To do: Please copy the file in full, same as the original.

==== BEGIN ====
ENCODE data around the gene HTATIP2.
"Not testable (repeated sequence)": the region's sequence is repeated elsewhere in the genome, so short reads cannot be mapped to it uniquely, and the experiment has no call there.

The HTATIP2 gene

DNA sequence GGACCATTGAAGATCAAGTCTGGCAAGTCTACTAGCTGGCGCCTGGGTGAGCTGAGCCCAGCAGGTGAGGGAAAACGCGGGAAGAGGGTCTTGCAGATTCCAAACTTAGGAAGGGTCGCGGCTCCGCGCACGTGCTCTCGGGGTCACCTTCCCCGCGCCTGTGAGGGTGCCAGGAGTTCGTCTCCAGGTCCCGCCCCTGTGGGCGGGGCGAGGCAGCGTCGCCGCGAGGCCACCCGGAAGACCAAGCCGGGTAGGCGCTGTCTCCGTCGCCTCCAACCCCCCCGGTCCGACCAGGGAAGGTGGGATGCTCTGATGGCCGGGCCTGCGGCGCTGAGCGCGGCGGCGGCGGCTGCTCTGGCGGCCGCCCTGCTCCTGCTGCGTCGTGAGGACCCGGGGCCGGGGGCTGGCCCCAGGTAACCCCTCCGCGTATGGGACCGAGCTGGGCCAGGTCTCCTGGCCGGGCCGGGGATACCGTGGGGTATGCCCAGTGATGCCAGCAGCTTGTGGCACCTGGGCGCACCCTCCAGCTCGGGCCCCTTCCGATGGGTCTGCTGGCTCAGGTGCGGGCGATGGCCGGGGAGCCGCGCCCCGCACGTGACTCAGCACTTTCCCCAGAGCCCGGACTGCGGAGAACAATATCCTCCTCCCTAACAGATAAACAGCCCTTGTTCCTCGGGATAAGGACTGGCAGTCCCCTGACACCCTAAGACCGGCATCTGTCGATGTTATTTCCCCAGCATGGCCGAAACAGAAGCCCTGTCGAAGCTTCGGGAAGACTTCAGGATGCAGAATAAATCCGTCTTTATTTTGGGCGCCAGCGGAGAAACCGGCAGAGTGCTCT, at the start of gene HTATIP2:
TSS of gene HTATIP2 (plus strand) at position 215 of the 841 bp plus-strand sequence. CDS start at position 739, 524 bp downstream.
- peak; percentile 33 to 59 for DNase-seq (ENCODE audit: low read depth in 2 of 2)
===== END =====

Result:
ENCODE data around the gene HTATIP2.
"Not testable (repeated sequence)": the region's sequence is repeated elsewhere in the genome, so short reads cannot be mapped to it uniquely, and the experiment has no call there.

The HTATIP2 gene

DNA sequence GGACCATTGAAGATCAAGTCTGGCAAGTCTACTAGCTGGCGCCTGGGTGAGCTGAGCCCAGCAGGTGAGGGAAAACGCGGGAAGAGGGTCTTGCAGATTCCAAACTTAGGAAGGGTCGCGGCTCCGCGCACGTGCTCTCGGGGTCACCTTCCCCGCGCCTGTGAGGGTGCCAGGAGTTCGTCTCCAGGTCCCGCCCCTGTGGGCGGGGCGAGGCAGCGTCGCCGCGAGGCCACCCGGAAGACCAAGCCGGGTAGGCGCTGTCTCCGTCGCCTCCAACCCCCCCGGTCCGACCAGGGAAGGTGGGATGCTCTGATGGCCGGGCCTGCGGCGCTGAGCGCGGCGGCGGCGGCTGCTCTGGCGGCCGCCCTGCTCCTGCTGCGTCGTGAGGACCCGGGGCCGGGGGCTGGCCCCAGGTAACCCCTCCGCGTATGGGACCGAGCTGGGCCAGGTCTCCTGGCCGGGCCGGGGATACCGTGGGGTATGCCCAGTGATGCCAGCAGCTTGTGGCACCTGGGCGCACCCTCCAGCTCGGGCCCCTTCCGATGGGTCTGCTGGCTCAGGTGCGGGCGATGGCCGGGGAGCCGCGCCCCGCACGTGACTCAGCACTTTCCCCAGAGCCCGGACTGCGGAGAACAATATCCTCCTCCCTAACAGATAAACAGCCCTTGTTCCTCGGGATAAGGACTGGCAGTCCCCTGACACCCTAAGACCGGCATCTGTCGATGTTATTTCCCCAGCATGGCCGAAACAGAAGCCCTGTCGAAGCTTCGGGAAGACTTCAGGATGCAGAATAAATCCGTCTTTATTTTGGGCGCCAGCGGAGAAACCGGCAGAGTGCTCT, at the start of gene HTATIP2:
TSS of gene HTATIP2 (plus strand) at position 215 of the 841 bp plus-strand sequence. CDS start at position 739, 524 bp downstream.
- peak; percentile 33 to 59 for DNase-seq (ENCODE audit: low read depth in 2 of 2)